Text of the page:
Does efficient, private, agnostic learning imply efficient, agnostic online learning?

Users of online services today must trust platforms with their personal data. Platforms can choose to enable privacy by default through methods such as differential privacy but the correctness and efficiency incentives are lacking.

Traditionally, models are trained offline in batches of data and re-deployed, but with the growth of IoT, and the growing need to compute at the edge, the online model which incorporates new data points as soon as they are observed is becoming increasingly appealing.

The long-term goal for this research is to either show there is an efficient equivalence between PAC (probably approximately correct) learning and private online learning or to create a framework for privacy that ensures this equivalence – thus motivating privacy by default.

This project has taken a look at recent work in the field of Computational Learning Theory. In 2019 it was shown that the problem of privately learning a class of hypotheses was equivalent to the problem of online learning it. It has also been shown that the equivalence is efficient if one assumes the pure private learner is highly sample efficient.

This means, at least in the pure learning case, that there is no reason not to privately learn a hypothesis if you can online-learn it. It also means that success in the online learning framework means success in the private learning framework.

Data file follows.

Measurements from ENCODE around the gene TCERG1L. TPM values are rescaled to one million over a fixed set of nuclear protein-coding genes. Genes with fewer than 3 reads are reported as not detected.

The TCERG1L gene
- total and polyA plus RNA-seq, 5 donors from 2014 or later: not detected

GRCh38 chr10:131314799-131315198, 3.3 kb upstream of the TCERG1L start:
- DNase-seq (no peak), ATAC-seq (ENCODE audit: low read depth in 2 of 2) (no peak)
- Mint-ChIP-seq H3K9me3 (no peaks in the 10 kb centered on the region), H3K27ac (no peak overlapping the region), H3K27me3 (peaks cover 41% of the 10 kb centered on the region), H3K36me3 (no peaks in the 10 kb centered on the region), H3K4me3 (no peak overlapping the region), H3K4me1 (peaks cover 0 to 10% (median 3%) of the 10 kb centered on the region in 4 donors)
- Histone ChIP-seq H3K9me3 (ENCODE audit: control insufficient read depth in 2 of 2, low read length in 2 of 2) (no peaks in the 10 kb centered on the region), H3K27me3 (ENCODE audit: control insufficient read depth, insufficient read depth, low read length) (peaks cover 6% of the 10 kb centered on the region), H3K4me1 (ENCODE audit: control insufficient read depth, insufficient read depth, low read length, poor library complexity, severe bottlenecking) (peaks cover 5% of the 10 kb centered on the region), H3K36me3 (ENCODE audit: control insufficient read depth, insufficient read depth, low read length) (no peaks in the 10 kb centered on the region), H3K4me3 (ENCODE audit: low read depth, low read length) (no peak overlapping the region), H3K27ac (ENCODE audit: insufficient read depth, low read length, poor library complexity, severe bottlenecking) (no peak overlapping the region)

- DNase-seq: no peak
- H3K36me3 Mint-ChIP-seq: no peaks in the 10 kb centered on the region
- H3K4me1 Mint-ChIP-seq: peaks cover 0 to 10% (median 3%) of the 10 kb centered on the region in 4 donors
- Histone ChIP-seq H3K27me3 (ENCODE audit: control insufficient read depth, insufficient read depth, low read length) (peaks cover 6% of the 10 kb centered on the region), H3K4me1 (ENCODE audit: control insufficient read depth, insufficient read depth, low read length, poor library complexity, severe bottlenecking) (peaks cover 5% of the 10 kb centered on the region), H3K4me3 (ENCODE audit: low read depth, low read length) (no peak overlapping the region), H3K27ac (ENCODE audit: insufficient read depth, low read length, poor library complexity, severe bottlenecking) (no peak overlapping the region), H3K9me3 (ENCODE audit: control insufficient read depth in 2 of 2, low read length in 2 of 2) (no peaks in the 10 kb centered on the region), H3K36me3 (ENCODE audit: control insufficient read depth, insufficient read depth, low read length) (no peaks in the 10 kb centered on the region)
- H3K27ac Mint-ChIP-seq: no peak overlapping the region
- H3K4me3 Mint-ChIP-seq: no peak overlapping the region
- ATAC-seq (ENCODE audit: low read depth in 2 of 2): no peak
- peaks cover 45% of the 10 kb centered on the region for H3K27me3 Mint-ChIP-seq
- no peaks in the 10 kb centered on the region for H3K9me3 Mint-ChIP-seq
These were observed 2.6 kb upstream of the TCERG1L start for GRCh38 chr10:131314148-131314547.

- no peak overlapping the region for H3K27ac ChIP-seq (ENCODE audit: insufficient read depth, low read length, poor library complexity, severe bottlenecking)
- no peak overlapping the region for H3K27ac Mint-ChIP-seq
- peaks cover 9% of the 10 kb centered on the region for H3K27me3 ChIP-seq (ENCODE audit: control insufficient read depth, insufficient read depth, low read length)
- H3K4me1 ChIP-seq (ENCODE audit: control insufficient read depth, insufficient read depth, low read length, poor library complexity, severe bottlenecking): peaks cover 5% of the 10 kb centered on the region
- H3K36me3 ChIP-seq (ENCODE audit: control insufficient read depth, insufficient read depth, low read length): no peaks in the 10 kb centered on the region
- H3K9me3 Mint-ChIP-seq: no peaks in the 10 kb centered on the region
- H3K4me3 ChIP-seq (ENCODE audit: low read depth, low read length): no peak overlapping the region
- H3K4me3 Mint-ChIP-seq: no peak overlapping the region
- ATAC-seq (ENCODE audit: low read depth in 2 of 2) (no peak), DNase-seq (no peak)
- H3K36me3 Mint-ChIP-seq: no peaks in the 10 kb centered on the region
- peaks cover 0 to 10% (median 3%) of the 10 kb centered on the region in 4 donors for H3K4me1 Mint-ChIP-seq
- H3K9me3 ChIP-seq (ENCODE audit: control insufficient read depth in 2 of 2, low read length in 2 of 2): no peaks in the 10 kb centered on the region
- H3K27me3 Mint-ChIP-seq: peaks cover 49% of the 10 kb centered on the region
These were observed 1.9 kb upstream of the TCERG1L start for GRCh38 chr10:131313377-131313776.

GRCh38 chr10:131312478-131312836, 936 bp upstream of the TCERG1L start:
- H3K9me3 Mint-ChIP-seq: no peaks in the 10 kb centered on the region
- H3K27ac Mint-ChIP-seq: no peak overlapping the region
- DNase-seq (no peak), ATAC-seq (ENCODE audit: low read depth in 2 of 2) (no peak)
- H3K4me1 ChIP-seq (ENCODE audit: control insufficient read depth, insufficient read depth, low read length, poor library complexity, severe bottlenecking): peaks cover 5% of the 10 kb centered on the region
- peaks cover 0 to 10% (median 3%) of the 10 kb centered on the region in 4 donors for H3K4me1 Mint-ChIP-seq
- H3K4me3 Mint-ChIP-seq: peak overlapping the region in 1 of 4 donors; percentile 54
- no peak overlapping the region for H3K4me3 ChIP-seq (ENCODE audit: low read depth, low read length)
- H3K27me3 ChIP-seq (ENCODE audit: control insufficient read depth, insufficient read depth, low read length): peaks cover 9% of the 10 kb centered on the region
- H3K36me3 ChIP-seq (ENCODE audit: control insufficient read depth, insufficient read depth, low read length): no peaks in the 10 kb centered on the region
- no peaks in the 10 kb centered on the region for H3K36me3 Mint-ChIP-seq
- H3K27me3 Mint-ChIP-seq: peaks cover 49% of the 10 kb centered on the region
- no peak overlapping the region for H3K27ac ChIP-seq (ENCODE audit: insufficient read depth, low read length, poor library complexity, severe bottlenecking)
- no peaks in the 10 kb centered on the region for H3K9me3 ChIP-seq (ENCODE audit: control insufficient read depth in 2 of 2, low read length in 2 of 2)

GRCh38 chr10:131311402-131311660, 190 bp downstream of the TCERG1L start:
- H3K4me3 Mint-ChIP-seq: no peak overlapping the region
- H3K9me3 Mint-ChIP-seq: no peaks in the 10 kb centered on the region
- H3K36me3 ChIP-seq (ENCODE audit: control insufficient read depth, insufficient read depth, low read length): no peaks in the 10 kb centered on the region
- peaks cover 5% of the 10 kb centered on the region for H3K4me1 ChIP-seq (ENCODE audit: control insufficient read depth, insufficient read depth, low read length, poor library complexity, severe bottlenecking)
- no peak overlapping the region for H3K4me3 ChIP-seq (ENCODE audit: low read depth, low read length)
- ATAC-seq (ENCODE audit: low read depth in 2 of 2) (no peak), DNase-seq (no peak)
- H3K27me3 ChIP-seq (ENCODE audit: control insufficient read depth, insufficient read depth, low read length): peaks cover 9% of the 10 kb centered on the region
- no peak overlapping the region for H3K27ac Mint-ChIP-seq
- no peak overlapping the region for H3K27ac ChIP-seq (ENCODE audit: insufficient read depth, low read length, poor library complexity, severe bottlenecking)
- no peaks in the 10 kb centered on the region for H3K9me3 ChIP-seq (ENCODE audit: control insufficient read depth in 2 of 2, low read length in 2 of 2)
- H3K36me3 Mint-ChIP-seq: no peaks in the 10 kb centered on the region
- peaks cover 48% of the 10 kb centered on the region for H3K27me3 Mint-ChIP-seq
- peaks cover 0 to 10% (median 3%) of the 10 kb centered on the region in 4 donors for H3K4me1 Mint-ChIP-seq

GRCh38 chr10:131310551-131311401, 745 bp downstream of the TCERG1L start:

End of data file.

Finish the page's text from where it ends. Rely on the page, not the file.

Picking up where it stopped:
However, since there may not exist a hypothesis that perfectly labels the data, the agnostic setting is a much more realistic framework to operate in. It is still an open problem as to whether the same process, by which we can reduce an efficient, private PAC learner into an efficient online learner, works in the agnostic setting. Further study into this qualitative relationship lays the groundwork to allow the knowledge from the field of online learning to design better differentially private learning algorithms.

We made headway into resolving this open question by attempting to derive an efficient black-box reduction from agnostic, private PAC learning to online learning.


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